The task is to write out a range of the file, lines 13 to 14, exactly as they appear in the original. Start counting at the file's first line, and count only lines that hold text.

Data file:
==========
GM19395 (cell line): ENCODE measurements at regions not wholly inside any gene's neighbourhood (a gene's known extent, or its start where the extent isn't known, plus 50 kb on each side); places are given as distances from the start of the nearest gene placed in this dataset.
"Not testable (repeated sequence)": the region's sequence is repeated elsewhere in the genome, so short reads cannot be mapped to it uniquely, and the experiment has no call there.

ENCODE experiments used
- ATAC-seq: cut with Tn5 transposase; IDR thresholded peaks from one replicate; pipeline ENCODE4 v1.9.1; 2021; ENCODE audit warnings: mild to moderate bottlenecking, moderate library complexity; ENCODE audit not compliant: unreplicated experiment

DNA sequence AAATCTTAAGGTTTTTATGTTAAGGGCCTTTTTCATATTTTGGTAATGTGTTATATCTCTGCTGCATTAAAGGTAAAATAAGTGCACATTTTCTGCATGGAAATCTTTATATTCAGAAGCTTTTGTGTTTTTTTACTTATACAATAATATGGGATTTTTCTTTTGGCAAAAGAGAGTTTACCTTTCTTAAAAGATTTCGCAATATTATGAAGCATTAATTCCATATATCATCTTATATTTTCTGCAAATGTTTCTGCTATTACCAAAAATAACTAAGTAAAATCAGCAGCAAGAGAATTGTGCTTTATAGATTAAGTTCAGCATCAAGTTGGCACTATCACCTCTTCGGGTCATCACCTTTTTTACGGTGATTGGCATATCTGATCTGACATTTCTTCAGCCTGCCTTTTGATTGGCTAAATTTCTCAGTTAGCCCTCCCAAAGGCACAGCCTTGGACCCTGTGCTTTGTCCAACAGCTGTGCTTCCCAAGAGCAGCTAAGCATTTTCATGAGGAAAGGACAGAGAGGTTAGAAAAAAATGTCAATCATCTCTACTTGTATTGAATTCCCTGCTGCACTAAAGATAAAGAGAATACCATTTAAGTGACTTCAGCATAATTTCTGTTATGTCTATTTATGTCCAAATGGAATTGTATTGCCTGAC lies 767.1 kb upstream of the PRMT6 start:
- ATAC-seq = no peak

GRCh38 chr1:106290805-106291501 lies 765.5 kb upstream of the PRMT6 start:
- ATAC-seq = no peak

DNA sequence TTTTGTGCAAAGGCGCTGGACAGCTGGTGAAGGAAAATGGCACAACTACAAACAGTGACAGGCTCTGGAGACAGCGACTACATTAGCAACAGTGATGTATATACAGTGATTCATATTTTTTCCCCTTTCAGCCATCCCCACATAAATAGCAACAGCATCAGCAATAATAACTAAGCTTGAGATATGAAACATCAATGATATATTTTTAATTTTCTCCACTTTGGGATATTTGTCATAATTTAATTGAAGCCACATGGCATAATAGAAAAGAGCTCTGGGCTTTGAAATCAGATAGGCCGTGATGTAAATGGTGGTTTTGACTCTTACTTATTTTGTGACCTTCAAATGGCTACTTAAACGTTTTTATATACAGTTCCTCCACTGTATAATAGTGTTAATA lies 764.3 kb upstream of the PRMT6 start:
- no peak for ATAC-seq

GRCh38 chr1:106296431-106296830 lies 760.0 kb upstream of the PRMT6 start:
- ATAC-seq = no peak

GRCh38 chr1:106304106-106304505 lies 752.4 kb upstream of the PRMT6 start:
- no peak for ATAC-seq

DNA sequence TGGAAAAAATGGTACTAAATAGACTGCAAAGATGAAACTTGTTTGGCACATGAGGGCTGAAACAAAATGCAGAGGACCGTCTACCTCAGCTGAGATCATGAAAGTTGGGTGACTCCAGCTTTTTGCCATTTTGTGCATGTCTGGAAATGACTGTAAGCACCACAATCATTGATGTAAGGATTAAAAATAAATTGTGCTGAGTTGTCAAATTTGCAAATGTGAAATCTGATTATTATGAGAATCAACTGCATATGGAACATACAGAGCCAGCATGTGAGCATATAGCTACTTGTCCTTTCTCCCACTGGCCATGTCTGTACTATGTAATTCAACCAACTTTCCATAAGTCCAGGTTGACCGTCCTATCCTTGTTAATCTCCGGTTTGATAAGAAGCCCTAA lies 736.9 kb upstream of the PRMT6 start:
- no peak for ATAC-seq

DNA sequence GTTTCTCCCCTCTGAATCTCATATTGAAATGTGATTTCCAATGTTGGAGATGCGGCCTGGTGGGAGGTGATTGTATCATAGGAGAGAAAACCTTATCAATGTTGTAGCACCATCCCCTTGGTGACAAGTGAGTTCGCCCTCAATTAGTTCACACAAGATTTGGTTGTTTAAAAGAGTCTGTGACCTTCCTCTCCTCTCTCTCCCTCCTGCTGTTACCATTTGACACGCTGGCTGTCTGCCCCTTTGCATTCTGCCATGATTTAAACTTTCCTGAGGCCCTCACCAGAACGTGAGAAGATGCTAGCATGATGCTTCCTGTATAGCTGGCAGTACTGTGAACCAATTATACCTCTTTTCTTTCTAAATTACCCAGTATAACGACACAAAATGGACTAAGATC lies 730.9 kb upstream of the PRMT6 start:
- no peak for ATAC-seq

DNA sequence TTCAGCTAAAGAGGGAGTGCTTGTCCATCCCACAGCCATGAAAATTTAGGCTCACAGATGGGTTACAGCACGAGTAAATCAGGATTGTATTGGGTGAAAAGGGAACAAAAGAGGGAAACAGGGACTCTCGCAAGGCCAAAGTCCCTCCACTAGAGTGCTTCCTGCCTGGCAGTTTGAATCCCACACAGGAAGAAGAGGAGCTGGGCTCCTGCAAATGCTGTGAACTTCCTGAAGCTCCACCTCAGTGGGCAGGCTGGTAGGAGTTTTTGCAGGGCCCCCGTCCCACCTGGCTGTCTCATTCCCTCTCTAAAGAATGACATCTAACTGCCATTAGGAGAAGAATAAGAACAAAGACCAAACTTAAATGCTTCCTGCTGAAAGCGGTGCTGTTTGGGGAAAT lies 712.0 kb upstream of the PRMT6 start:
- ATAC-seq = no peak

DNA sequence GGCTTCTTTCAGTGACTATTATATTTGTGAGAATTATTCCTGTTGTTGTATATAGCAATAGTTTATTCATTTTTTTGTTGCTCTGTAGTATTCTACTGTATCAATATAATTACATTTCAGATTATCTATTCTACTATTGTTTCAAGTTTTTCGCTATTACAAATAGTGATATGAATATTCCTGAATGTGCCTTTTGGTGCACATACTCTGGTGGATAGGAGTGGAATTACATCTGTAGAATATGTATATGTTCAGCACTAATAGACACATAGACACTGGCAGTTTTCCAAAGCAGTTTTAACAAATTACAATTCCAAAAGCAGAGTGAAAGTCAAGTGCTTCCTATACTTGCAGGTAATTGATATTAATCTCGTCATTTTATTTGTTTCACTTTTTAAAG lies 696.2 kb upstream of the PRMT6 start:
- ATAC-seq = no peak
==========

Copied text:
GRCh38 chr1:106304106-106304505 lies 752.4 kb upstream of the PRMT6 start:
- no peak for ATAC-seq